"People don't realize 'cos they've forgotten what it sounds like, but 'Sick Of It' was indie dance rock, and we were on Top Of The Pops doing that when The Stone Roses were like Primal Scream with an 'O' level! But it was an accident, we didn't realize that breakbeats were gonna be the big thing! We should have followed it up with something else in that ilk."

"Yeah, but the single after that was edging towards really bland pop," sneers drummer Tig, as though talking about a different band. "That's not the direction we should have gone at all."

The Primitives moved to the foggy periphery of the pop circus as the Manchester crew rolled into town and stole the show. Paul's still shaking from the experience.

"There was some good stuff there, but it was being made by fat middle-aged glue sniffers...wiht BO. There was no glamour or anything. There's nothing wrong with a bit of ant-glamour but I think that was taking it a bit far, myself. The whole thing was a celebration of dreariness -- I mean, how many of those bands ever told jokes?"

If you thought that being out of sight meant that The Primitives were out of the running, at five o'clock in the morning they really start flexing their defensive muscles and start staking their place in the current confused scheme of things.

Notorious for criticizing their own releases -- Paul says of their last album, 'Pure', that "One side was psychedelic, but the other side sounded like The Smiths with a fuzzbox. It was pretty crap, basically!" -- 1991 finds The Primitives absurdly happy with their soon-to-come third LP, obscenely chuffed with the flouncy new single 'You Are The Way' ("It's the best thing we've done"), and have the hardship of "starting all over again" softened by the fact that they know all the pitfalls to avoid, having tumbled into all of them headfirst in their previous chart life.

Almost as if to symbolize this rebirth, Tracy Tracy has gone, erm, re-blonde.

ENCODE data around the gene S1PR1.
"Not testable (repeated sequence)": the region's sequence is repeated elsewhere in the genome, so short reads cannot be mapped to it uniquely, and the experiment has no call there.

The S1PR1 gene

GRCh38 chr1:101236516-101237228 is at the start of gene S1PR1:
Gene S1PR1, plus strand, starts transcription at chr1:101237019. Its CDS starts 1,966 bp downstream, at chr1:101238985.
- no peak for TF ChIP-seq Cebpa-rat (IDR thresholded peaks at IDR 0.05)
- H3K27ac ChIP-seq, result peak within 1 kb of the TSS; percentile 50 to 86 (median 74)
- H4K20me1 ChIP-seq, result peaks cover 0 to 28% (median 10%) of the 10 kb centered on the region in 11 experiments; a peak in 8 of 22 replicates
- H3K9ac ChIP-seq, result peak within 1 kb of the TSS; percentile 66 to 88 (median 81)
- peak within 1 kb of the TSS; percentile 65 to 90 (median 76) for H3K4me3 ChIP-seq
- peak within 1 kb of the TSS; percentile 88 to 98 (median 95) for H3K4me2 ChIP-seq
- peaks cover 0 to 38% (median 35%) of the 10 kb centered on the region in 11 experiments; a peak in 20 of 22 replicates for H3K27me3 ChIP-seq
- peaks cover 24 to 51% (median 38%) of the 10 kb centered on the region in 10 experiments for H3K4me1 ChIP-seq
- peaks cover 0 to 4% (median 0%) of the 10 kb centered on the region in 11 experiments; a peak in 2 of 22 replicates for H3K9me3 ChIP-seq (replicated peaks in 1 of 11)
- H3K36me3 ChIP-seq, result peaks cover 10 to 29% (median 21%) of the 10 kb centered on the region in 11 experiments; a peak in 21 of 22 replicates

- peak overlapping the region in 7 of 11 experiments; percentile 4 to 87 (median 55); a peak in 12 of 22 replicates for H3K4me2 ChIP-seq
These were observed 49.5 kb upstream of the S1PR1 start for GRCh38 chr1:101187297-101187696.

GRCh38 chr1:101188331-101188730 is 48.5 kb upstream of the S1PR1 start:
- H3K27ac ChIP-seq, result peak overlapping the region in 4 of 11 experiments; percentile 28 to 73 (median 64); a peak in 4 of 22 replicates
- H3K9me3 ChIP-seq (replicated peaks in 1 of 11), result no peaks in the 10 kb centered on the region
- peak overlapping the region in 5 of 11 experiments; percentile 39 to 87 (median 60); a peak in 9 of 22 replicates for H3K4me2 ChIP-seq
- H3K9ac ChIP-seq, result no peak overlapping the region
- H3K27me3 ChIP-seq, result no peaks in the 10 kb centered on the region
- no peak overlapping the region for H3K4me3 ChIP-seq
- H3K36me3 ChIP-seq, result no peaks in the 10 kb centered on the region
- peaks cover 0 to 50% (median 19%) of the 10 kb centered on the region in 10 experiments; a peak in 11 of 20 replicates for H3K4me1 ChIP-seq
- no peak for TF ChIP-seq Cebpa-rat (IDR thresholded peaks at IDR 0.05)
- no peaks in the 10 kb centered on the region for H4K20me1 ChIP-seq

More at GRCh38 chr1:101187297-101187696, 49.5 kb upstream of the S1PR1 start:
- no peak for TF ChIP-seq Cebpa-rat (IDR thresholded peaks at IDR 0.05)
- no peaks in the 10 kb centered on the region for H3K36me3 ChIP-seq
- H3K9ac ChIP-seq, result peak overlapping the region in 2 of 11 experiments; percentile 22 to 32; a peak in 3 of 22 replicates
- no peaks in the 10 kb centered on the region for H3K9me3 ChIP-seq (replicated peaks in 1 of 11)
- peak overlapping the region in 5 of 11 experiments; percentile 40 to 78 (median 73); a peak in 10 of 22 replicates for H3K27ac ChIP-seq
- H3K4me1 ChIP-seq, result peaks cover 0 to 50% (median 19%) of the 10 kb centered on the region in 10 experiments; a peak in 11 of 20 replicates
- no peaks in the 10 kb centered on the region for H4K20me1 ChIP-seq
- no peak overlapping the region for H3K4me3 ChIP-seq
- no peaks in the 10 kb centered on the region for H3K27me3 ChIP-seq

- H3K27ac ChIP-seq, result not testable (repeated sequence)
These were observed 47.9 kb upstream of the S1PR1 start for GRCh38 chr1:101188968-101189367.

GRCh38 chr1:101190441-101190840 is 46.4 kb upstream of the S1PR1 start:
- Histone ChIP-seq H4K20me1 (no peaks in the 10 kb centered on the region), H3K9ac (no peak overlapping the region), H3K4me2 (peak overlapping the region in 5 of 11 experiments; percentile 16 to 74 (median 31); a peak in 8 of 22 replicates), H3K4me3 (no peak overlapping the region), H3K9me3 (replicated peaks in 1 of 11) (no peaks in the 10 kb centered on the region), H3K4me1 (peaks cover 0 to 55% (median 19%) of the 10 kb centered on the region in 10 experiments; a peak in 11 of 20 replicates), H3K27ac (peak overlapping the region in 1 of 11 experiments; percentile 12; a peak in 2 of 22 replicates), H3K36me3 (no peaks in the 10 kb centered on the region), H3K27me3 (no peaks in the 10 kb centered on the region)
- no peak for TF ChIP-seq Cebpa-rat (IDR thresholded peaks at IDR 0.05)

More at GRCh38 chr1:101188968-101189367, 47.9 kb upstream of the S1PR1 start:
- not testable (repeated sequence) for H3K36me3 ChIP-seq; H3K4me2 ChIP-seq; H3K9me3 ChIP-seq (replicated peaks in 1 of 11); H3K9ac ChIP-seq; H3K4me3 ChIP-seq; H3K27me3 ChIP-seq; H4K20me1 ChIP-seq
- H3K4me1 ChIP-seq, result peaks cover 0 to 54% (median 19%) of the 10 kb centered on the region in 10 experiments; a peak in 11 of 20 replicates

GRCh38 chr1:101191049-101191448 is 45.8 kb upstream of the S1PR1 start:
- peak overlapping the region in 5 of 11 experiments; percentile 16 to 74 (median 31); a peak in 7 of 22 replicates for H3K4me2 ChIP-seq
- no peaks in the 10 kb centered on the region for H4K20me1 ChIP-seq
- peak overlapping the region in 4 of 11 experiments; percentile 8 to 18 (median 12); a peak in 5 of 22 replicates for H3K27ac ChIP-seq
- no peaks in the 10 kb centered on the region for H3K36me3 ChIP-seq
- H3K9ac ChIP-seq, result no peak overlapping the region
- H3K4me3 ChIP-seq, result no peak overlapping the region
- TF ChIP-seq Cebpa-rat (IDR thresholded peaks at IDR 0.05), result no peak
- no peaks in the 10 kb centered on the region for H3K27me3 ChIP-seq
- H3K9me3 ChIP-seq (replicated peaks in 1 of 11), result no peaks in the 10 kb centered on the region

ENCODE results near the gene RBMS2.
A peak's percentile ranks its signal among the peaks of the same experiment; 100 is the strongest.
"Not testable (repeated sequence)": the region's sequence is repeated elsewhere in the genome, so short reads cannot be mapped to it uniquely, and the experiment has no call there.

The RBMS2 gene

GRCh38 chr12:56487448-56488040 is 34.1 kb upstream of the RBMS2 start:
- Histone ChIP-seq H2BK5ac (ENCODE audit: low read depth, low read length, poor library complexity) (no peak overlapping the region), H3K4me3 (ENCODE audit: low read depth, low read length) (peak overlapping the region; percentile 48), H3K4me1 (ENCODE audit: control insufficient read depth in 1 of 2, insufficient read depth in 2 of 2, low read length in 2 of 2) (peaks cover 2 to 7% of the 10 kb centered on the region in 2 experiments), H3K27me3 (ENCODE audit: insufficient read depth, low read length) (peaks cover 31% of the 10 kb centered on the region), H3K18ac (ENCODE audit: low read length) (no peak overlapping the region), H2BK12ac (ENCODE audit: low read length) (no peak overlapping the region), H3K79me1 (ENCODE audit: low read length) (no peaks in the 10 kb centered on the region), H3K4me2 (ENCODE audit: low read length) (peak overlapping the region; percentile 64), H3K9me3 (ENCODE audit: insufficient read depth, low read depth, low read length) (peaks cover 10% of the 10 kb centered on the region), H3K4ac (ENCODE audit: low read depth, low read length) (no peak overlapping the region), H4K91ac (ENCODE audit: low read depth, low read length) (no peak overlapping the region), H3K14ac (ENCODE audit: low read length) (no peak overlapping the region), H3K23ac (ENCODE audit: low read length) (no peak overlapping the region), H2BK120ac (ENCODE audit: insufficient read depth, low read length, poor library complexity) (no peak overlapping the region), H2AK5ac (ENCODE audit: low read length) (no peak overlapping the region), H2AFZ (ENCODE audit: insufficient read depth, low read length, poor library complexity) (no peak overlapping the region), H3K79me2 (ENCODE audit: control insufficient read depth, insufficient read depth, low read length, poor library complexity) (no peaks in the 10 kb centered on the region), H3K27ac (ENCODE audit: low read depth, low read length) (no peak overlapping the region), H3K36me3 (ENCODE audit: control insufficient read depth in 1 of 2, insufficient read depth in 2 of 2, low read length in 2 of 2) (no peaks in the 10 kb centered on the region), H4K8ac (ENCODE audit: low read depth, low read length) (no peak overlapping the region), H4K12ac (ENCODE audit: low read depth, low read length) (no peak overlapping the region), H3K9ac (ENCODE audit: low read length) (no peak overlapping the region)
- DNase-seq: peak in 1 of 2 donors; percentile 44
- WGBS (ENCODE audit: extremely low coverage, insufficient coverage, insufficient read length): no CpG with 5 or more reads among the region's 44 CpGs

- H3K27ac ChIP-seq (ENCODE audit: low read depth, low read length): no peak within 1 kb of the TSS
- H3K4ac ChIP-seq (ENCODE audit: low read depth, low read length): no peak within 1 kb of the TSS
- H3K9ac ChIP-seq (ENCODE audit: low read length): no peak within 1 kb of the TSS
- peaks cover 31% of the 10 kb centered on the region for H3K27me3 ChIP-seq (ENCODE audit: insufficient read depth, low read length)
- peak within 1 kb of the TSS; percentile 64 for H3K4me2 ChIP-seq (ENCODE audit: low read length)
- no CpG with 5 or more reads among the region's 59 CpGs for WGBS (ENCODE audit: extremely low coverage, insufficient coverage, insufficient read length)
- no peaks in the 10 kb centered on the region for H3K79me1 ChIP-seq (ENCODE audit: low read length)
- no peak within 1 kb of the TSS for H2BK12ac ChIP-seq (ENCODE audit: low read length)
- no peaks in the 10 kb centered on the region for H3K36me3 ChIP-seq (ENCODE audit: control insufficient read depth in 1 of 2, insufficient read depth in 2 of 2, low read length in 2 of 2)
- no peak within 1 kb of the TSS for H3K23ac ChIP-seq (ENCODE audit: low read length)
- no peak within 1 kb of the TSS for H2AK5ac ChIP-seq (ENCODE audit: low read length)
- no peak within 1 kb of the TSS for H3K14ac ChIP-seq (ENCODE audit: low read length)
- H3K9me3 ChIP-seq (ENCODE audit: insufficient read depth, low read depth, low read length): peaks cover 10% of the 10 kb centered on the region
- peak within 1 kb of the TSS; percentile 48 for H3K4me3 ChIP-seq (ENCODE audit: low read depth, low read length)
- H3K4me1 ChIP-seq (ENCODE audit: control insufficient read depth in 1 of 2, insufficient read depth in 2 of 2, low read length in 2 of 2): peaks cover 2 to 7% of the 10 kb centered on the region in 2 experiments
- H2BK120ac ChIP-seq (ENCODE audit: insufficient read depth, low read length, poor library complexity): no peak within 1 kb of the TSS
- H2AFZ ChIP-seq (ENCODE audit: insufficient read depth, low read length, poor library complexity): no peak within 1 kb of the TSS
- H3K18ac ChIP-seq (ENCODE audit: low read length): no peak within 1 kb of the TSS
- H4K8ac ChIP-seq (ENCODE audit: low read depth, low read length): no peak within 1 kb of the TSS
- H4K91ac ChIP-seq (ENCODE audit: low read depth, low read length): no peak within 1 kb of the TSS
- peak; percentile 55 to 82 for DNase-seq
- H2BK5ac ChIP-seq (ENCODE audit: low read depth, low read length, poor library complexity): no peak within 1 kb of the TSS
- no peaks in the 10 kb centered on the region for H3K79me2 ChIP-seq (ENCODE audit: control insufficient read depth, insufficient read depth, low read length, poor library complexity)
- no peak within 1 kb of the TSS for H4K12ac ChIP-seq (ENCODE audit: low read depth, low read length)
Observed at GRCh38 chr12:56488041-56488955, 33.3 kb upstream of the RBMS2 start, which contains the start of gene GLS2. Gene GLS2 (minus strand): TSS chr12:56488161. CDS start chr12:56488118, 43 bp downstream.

"I'm blonde anyway, it's in my head," she explains enthusiastically. "I think I'm far sexier as a blonde. I felt sexy as a redhead, but I don't think people took as much notice of me, and I want people to take notice because I think their quite vital. Does anyone want another drink? Can we have 33 vodkas? Cheers! I also think sexuality is a vital part of our music, and I think 'You Are The Way' is a fantastic, raunchy kind of song."

"It's a magic carpet of a single," grins Paul proudly.

"I think ..." deep breath ... "I think it's a good record to F--- TO!", bellows Tracy Tracy.

CLANG!! Oh dear. The waiter has fainted.

"I think The Primitives are one of the sexiest, most attractive bands around!" shouts Tracy Tracy, now thoroughly into the swing of things. "I really do! I don't find Ride attractive, or The Charlatans!"

"Oh, I dunno. I'd snog with Ride, Blur, any of 'em" leers Paul. "There's a lot of sexy bands around now. If I was a 13-year old girl I think I'd find Blur very sexy.'

Right! But your not a 13-year old girl Paul, your a 20something bloke in a five-year old band and it's getting light outside and the chef's turned up to start making breakfast and my head hurts. So why the hell should people still listen to The Primitives?

"UMMM... 'Cos we're God's own garage band... And we've got a divine right to be The Primitives!"

You have, too. The Blonderer returns.